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The Life and Letters of John Gibson Lockhart
Chapter 13: 1826
Sir Walter Scott to John Gibson Lockhart, 17 March 1826

Vol. I. Preface
Vol. I Contents.
Chapter 1: 1794-1808
Chapter 2: 1808-13
Chapter 3: 1813-15
Chapter 4: 1815-17
Chapter 5: 1817-18
Chapter 6: 1817-19
Chapter 7: 1818-20
Chapter 8: 1819-20
Chapter 9: 1820-21
Chapter 10: 1821-24
Chapter 11: 1817-24
Chapter 12: 1821-25
Chapter 13: 1826
Vol. II Contents
Chapter 14: 1826-32
Chapter 15: 1828-32
Chapter 16: 1832-36
Chapter 17: 1837-39
Chapter 18: 1837-43
Chapter 19: 1828-48
Chapter 20: 1826-52
Chapter 21: 1842-50
Chapter 22: 1850-53
Chapter 23: 1853-54
Chapter 24: Conclusion
Vol. II Index
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Produced by CATH
Abbotsford, 17th March 1826.

My dear Lockhart,—I am almost stunned with the melancholy intelligence I have this morning received. It appears to be God’s pleasure that this year shall be a most melancholy one, but other considerations were trifles compared to the anxiety communicated by your intelligence. Most unhappily, Morritt is, I understand, just leaving Brighton” (whither Hugh Littlejohn had been sent by the physicians). “I own I have had always a deep-rooted anxiety on account of that poor dear infant, and have sometimes thought there was too much mind for the corporeal strength. I can scarce conceive a situation more melancholy than yours—thinking and feeling as you do. Even Sophia is easier, because she is at least constantly present where her anxiety is most anxiously fixed. What can I form for you but vain wishes? or what arguments can I use that will not occur to yourself, and when they have thus occurred, be of very little avail? We would send up Anne with pleasure if her presence could be useful.

“As for the political part of your letter, Scotland will, in twenty years, perhaps much sooner, be revolutionised from head to foot; and then let England look to herself, for she may have some reason to resume her own old proverb, ‘All ill comes from the North.’ The present time
reminds me strongly of 1638-9, when useless and uncalled-for changes unsettled the minds and irritated the temper of the Scotch, who were not long in communicating the infection to England. Then the opinions were religious, now they are political, but the effect may—indeed, I think, will—prove the same.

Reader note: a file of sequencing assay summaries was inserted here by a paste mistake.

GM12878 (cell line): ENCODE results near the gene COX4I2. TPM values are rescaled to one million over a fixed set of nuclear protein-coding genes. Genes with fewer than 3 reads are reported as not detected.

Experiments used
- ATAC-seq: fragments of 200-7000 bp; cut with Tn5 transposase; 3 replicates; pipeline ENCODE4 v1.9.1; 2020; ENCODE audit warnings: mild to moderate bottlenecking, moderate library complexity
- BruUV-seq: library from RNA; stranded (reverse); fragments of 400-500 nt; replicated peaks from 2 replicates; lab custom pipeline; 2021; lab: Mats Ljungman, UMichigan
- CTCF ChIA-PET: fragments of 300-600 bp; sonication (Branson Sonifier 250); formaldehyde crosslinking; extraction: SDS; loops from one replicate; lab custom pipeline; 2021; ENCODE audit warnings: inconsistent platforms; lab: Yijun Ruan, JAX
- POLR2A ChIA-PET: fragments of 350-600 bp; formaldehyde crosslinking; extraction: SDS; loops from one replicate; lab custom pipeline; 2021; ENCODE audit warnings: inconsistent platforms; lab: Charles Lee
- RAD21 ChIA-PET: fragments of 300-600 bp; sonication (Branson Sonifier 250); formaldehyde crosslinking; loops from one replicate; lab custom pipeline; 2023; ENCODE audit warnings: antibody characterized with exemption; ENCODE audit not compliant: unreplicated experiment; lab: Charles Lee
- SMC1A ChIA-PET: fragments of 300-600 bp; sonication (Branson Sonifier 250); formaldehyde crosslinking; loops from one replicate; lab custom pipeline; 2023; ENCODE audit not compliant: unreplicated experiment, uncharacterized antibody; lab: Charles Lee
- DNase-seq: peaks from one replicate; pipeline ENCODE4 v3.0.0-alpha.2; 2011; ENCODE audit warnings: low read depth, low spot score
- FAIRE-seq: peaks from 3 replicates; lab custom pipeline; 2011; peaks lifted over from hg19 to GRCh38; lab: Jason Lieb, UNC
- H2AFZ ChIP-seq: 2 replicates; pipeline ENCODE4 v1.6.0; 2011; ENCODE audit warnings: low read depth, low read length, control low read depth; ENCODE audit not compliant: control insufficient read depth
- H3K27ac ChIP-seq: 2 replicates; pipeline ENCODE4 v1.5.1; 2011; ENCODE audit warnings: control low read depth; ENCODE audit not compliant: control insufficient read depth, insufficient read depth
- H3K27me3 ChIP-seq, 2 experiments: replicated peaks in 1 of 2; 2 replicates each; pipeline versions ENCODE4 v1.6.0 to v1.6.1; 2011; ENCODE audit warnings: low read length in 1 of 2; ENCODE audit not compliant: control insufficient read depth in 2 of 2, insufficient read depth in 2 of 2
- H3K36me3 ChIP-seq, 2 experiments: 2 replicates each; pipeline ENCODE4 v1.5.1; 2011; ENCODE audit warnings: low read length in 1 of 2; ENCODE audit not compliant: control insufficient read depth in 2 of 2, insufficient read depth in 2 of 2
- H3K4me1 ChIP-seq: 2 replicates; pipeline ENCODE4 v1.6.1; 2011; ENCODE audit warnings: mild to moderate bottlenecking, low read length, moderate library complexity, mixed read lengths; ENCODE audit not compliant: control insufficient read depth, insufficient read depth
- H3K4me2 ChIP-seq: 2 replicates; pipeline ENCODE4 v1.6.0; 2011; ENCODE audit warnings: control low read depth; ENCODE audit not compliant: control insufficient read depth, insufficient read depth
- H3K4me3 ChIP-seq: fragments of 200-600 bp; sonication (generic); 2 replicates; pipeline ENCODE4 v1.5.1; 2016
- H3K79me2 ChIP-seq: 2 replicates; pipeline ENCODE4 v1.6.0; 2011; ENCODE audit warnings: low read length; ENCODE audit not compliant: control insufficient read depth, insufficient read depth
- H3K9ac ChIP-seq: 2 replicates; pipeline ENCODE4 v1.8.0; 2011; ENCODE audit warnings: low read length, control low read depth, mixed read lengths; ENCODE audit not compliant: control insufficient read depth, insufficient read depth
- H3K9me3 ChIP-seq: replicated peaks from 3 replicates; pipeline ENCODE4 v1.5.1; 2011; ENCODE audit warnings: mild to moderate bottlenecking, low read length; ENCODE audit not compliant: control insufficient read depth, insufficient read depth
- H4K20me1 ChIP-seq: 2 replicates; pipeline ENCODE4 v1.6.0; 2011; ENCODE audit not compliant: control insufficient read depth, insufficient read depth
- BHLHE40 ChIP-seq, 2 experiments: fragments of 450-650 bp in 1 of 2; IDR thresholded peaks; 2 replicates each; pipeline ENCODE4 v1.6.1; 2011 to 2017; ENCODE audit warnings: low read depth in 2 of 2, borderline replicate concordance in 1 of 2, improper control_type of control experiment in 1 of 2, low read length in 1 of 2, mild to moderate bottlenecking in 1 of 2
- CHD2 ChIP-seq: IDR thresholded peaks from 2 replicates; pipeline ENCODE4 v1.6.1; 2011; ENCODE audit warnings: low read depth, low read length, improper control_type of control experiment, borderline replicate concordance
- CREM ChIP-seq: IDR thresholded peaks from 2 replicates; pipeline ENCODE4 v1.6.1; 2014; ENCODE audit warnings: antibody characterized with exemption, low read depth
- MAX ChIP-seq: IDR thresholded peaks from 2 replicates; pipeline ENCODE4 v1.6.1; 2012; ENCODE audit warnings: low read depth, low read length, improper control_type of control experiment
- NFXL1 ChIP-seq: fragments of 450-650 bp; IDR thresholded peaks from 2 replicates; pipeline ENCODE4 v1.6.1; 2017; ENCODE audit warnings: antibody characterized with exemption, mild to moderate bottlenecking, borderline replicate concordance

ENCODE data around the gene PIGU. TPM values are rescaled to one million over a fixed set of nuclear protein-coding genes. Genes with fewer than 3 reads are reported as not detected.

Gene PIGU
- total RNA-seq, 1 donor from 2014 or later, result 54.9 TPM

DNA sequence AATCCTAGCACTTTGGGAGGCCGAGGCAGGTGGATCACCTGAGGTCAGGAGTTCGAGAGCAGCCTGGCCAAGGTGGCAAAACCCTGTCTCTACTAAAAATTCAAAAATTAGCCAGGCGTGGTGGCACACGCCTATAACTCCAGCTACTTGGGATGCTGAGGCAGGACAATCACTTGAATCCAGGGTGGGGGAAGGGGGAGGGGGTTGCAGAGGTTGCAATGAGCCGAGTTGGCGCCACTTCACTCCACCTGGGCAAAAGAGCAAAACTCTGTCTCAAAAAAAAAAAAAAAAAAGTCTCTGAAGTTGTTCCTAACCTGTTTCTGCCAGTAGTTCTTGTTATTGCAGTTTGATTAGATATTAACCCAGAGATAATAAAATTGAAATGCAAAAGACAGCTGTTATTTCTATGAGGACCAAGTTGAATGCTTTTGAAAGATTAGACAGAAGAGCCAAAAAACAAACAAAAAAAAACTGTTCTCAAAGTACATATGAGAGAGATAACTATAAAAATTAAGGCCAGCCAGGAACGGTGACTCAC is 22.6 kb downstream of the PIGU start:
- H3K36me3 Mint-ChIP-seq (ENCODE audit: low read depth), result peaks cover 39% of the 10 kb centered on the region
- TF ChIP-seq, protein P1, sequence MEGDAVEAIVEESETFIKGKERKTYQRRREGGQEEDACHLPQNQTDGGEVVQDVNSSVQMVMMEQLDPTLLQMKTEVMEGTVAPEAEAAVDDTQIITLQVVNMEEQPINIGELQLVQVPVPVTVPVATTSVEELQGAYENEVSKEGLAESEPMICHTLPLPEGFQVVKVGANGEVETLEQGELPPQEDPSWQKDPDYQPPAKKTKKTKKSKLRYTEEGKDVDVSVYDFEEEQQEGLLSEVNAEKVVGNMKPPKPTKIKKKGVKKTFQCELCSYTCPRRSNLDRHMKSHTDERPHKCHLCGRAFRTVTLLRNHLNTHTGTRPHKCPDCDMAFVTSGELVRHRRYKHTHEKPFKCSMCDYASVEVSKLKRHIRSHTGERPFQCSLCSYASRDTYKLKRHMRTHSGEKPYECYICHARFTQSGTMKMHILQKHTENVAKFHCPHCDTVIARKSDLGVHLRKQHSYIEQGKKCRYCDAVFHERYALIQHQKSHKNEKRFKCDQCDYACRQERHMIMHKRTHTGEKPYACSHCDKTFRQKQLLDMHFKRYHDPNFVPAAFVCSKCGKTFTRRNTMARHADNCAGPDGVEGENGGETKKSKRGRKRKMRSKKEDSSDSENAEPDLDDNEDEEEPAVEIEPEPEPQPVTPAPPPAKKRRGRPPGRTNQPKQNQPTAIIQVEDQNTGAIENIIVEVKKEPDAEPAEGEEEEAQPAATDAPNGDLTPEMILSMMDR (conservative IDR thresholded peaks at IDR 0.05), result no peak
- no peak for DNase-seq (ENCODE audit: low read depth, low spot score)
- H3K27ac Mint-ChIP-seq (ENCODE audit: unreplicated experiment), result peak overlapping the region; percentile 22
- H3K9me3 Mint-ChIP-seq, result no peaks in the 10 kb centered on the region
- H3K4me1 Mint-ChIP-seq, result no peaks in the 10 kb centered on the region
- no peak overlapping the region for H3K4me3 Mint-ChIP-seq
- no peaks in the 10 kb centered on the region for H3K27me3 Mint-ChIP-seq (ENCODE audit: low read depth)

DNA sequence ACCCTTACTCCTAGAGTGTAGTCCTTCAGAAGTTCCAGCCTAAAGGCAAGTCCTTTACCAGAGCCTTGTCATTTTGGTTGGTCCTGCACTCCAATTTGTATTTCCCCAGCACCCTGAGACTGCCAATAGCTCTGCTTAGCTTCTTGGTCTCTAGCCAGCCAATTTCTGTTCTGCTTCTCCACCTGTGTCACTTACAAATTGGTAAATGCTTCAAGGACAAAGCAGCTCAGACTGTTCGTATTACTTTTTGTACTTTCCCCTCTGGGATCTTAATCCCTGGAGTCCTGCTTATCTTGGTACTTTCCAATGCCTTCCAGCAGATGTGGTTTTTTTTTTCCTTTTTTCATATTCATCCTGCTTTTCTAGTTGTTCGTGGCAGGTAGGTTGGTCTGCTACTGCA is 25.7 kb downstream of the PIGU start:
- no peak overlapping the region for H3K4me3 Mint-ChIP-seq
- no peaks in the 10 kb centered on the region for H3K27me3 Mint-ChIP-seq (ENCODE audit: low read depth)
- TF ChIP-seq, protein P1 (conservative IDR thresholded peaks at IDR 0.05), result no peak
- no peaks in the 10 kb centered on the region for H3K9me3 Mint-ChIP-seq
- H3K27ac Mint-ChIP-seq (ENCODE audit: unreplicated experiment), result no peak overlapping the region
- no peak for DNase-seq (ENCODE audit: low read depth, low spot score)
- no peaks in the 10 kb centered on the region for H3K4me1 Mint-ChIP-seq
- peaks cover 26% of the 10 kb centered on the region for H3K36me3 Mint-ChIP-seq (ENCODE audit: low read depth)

“Within these twenty years, nay, within these ten years, there have been so many alterations made, that law seems to be treated like religion, according to Hudibras
——‘as if intended
For nothing else but to be mended.’
In the meantime the Burghers have been assembled into popular meeting of Commissioners and so forth, and have most effectually modelled themselves in such a manner as will make it impossible long to refuse them the popular representation they demand. They will probably send up clever men, for the time is so near, and the prospect so tempting, that some of our clever friends in the Parliament House will never quit so pleasing a harvest. Bold, speculative, able men, long-headed, too, beyond the length of the Southron noddle, they will propose and carry through more general measures of alteration, all leaning to the popular side of the question. These will be given way to as concerning Scotland. Fiercer innovators will arise behind in the usual course of such events—England will catch fire in her turn—
and all this from encouraging a spirit of innovation in the most quiet and peaceful country in Europe. . . .

“As for myself, what reason on earth can I have to affront all my friends in power “(by his “Malagrowther” Letters), “but the deep consciousness that there is a duty to be discharged? If they can argue me out of the world, as they say, and into Liddesdale, I have not the least objections.

“I have written more than I intended, but I am not sorry that any of our private friends should know why I do not answer my friend” (Croker) “at the Admiralty. Mr. Canning is mistaken if he supposes I appealed to the populace. On the contrary, I resisted every proposal to put the ‘Letters’ into a shape for general circulation. If ever there should be an occasion to address the people, I fancy I might have a guess how to set about it. But it should not be against the present men, although I am so unfortunate as to disapprove of the present measures.

“My heart sinks at writing all this stuff on a subject so different from that which at present occupies us both. It is what, however, we would likely have talked about, to divert for a moment our thoughts from that which must be uppermost. I am alone at Abbotsford, and have spent one pleasant day here, but that which follows is after the manner of Sezed with a witness. Pray write often.—Yours truly,

W. Scott.”